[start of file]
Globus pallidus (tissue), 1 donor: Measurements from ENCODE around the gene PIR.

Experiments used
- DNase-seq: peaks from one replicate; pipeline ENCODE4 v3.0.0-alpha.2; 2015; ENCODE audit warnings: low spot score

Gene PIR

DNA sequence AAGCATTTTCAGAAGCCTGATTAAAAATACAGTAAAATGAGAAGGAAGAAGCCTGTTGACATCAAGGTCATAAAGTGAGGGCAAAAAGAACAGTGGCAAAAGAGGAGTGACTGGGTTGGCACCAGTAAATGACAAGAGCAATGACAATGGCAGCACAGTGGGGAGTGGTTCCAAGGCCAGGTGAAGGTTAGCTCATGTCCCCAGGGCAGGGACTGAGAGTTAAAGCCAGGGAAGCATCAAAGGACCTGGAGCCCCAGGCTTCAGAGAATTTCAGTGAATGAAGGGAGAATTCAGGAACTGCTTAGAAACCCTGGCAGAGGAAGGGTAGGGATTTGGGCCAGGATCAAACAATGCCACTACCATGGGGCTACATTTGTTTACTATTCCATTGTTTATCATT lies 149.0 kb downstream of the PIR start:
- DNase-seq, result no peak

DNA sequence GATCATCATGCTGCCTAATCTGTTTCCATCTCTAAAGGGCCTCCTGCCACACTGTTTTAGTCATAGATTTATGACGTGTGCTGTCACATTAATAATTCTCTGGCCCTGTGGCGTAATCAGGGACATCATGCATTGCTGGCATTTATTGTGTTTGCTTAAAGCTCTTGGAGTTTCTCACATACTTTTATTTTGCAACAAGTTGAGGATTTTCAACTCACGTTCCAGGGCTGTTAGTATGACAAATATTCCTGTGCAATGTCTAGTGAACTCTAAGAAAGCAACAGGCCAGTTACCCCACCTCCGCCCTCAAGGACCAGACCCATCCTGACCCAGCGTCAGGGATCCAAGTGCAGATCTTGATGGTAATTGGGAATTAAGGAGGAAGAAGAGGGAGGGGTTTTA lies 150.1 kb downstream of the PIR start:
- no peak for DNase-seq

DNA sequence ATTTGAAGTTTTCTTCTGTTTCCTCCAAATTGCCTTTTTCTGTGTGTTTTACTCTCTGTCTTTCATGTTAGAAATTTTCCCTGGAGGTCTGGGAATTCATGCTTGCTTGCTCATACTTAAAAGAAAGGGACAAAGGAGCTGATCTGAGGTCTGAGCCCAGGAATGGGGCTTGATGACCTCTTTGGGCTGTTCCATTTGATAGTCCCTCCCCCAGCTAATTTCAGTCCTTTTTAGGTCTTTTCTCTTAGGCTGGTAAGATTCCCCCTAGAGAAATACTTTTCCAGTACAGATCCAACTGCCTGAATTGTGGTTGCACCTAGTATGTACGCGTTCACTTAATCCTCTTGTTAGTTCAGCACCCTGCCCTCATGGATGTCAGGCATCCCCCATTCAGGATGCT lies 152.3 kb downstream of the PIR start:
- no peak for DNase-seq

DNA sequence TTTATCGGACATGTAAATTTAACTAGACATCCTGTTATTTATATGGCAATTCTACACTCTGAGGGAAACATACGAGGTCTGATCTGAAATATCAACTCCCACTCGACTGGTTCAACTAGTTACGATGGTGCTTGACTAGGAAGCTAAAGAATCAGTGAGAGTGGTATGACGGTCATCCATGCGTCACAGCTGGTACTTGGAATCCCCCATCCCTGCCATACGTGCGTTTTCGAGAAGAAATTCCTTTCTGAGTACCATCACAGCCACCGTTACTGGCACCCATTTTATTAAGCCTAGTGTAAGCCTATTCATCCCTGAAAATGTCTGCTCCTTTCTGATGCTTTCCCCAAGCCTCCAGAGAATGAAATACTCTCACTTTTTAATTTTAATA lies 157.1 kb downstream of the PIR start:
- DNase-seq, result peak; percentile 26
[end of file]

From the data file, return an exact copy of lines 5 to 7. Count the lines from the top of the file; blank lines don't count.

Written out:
DNA sequence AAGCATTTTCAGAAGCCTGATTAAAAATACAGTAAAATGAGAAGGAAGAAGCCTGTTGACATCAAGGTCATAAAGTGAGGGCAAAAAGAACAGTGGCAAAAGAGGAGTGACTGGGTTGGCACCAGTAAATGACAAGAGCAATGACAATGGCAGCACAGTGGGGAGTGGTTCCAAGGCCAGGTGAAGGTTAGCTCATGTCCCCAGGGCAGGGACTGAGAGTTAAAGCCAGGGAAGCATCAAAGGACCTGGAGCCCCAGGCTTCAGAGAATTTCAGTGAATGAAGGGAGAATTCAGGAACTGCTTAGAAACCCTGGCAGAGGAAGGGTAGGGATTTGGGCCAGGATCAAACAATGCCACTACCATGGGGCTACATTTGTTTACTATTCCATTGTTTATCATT lies 149.0 kb downstream of the PIR start:
- DNase-seq, result no peak

DNA sequence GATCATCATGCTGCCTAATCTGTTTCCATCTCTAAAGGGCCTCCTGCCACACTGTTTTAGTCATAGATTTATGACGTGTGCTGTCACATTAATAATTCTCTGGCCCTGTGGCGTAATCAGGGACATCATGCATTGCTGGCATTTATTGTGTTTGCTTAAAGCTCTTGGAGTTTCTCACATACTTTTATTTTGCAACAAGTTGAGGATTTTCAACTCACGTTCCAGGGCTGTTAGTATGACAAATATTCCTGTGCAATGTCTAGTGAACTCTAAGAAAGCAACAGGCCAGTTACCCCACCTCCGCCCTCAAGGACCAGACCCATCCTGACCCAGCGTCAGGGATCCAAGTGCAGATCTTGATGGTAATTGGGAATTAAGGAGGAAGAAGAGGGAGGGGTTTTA lies 150.1 kb downstream of the PIR start: